7 Jobs Hit Hardest By the Recession

The floundering job market in recent years is still affecting millions of American workers.  Even though recent reports, such as one posted on Reuters, suggests that the U.S. is moving out of its recession stage, the country is still not back to normal or in the clear just yet. Many companies and businesses are still experiencing layoffs and are making slow cuts in most areas of their business. And while some of these industries are estimated to recover and grow quickly over the next several years, they still experienced huge loss and decreases in their area.

  1. Accounting and auditing clerks: With the problems that arose in the financial sector during the roughest part of the recession, these jobs were, not surprisingly, impacted. Bookkeeping, accounting, and auditing saw a decrease in jobs by about 13%.
  2. Pilots and flight attendants: Because vacation and travel is one of the first things cut when people are tightening their budgets, pilots and flight attendants have been greatly affected by the recession. Between mergers between airlines and major cuts in the industry, jobs for pilots and flight engineers decreased by 30% in 2009, according to the Bureau.
  3. Construction workers: With such a big dip in housing and construction, and slow economic growth in many major cities across the U.S., it’s no surprise construction workers were greatly affected by the recession. Those working construction jobs saw a decrease by about 14% in the field in 2009.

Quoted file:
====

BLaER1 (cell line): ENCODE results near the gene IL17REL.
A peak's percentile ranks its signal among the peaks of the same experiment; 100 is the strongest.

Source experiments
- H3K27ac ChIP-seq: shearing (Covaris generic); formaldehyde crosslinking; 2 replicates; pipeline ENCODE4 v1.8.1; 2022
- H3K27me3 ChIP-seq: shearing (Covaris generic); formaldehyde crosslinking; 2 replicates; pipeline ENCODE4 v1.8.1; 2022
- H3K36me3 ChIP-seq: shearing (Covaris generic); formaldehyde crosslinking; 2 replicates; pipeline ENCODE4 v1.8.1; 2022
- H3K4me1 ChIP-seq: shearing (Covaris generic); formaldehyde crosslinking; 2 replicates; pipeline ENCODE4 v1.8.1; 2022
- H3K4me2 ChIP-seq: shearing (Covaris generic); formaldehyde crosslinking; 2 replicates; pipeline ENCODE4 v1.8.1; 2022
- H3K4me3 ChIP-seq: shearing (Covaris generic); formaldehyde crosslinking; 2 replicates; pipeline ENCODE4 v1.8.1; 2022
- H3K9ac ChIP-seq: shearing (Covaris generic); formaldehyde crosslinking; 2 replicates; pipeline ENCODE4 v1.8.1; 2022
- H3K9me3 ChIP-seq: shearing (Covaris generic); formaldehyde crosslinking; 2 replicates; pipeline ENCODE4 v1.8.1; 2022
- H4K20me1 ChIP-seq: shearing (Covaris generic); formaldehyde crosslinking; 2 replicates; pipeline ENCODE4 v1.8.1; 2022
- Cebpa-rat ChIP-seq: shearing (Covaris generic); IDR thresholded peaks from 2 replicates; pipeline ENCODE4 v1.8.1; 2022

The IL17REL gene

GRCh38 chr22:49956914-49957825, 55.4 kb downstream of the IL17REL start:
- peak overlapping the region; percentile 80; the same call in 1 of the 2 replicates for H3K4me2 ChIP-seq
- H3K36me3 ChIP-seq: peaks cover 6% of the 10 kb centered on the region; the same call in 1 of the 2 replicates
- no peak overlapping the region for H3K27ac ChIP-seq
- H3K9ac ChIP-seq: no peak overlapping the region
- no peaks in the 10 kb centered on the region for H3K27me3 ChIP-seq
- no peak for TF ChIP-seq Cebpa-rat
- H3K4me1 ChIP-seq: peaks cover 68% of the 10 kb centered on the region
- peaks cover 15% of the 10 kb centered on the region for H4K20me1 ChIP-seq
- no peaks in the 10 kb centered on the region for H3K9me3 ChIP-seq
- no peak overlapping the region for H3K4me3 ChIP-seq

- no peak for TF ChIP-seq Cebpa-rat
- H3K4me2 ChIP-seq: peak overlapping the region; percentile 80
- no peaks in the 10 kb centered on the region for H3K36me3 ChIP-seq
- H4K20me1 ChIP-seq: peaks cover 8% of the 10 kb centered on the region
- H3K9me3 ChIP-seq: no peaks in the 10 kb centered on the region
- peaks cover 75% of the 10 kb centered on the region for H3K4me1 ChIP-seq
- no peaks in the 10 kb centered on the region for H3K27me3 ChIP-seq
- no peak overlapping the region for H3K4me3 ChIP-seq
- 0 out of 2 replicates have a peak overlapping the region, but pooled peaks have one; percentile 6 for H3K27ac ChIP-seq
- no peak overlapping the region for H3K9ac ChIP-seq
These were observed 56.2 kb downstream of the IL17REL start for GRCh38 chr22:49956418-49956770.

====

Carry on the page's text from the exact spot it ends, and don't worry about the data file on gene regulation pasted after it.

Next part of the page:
4. Carpenters: According to the Bureau of Labor Statistics, the need for carpenters and carpentry is highly influenced by economic status. For this reason, carpenters saw a significant loss in job opportunities, particularly in 2009. According to the bureau, nearly 270,000 carpenter jobs were slashed, which is about 17% of the total carpenter jobs in the U.S.
  5. Manufactory workers: While lower oversea labor costs and a declining market has caused manufacturers to decline over the past decade, the recession still continued to take it’s toll on manufacturers that do still exist in the U.S. Jobs in the market were estimated to have fallen by about 16% in 2009.
  6. Bank Tellers: Job positions in banks decreased greatly since the first signs of the recession. 140 banks were closed in 2009, and as of Aug 20 last year, 118 banks had been closed with the number expected to be higher than in 2009, according to the FDIC. And while most of those banks have been taken over by other companies or institutions, bank tellers were the ones most greatly affected.
  7. Automotive workers: From the beginning, the auto industry was one of the hardest hit by the recession. The industry experienced car sales in the U.S. to drop 5 by million in the span of 4 years. Over the last few years, the auto industry as a whole has experienced the loss of nearly 200,000 jobs, with the biggest layoffs occurring between General Motors, Ford, and Chrysler.

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